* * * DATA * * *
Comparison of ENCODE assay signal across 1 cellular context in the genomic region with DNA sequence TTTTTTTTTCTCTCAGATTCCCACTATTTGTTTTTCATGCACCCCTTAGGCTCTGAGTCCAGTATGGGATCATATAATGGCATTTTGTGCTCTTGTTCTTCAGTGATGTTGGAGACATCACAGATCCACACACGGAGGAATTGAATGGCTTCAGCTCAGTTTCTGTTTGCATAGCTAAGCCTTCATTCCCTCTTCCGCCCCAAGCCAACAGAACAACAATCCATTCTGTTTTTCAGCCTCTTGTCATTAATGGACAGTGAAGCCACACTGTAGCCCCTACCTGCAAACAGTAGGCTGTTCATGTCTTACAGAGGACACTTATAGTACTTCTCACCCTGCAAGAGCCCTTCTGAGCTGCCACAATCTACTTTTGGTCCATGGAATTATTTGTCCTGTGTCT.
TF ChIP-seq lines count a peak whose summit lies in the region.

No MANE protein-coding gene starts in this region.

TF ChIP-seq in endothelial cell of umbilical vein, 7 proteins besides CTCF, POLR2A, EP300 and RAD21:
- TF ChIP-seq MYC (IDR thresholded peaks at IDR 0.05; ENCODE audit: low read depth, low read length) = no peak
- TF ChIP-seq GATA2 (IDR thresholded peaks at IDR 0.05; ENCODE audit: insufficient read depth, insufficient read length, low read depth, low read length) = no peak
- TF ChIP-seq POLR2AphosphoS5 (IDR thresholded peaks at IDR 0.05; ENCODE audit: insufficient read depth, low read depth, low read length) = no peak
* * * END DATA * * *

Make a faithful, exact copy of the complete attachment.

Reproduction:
Comparison of ENCODE assay signal across 1 cellular context in the genomic region with DNA sequence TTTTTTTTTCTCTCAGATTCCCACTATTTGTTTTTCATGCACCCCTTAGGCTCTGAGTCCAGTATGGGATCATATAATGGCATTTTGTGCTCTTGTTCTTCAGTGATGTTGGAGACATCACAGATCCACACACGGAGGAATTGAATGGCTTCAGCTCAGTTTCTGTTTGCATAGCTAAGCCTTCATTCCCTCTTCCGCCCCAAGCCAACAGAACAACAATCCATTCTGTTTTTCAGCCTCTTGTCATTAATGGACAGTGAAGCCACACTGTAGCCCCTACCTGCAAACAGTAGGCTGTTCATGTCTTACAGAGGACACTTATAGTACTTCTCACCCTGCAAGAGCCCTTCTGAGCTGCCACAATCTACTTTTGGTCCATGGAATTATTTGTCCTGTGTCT.
TF ChIP-seq lines count a peak whose summit lies in the region.

No MANE protein-coding gene starts in this region.

TF ChIP-seq in endothelial cell of umbilical vein, 7 proteins besides CTCF, POLR2A, EP300 and RAD21:
- TF ChIP-seq MYC (IDR thresholded peaks at IDR 0.05; ENCODE audit: low read depth, low read length) = no peak
- TF ChIP-seq GATA2 (IDR thresholded peaks at IDR 0.05; ENCODE audit: insufficient read depth, insufficient read length, low read depth, low read length) = no peak
- TF ChIP-seq POLR2AphosphoS5 (IDR thresholded peaks at IDR 0.05; ENCODE audit: insufficient read depth, low read depth, low read length) = no peak